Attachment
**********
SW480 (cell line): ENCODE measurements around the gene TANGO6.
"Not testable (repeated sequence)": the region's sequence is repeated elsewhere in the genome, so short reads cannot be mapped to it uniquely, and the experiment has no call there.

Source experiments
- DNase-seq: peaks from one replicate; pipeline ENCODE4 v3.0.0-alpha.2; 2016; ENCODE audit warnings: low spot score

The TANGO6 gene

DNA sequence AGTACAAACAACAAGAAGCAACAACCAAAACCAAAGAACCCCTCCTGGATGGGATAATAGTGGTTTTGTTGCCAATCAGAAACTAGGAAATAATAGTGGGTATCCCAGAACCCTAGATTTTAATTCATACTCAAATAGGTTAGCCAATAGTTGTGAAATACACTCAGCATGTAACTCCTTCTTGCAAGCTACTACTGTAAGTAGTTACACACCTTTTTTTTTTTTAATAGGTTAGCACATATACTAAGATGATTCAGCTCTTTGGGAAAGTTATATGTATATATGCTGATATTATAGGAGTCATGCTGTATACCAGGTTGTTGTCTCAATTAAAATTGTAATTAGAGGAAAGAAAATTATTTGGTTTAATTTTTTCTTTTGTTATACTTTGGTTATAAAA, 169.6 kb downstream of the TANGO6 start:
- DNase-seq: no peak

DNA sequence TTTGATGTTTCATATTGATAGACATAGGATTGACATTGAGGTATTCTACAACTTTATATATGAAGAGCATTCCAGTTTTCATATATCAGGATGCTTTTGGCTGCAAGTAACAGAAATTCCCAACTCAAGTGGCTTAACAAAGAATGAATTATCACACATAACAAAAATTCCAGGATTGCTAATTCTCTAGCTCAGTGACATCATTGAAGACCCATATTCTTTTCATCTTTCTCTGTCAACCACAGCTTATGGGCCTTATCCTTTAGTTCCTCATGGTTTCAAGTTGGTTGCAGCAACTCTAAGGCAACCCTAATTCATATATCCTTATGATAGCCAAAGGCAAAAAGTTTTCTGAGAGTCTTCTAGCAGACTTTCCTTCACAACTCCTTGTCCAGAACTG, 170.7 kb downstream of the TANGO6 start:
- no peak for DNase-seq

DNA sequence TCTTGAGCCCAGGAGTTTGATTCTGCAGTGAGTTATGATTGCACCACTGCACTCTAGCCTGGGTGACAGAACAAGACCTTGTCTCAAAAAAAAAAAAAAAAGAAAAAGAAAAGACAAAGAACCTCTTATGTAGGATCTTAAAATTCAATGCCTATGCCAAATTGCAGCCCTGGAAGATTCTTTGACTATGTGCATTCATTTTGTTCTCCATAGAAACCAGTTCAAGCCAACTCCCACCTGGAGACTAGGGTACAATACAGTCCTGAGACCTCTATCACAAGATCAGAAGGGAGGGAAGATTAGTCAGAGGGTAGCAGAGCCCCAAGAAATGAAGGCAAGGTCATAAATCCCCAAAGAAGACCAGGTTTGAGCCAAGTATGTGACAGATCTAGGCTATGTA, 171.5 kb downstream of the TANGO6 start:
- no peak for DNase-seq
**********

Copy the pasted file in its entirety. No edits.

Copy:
SW480 (cell line): ENCODE measurements around the gene TANGO6.
"Not testable (repeated sequence)": the region's sequence is repeated elsewhere in the genome, so short reads cannot be mapped to it uniquely, and the experiment has no call there.

Source experiments
- DNase-seq: peaks from one replicate; pipeline ENCODE4 v3.0.0-alpha.2; 2016; ENCODE audit warnings: low spot score

The TANGO6 gene

DNA sequence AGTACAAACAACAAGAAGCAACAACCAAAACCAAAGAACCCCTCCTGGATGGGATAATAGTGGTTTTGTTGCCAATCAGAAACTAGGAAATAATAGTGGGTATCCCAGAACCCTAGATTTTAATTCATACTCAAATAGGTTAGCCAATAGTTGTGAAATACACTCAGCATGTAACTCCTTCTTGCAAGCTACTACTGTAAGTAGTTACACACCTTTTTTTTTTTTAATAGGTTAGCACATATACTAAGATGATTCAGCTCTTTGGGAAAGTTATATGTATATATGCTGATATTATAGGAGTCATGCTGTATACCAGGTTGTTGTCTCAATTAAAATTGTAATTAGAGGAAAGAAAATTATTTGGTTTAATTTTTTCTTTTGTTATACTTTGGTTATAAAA, 169.6 kb downstream of the TANGO6 start:
- DNase-seq: no peak

DNA sequence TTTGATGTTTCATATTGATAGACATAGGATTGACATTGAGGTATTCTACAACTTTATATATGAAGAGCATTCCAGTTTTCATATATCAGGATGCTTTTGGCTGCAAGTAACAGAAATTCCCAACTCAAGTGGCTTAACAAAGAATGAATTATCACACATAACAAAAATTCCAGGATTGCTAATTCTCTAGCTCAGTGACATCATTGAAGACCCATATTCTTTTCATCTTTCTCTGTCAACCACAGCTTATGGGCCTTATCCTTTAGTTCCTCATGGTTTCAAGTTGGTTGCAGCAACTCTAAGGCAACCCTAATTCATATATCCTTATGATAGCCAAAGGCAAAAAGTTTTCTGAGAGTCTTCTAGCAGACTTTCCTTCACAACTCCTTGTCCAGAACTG, 170.7 kb downstream of the TANGO6 start:
- no peak for DNase-seq

DNA sequence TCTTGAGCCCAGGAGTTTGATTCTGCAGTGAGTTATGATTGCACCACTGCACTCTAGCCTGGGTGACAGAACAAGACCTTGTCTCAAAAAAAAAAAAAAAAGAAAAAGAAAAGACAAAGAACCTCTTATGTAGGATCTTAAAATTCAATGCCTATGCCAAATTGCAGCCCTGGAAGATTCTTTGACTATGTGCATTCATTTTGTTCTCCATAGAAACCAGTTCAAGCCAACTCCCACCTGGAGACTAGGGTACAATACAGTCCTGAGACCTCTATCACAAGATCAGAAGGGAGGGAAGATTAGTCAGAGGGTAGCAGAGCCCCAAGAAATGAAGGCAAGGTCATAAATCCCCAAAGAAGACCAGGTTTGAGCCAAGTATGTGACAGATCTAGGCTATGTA, 171.5 kb downstream of the TANGO6 start:
- no peak for DNase-seq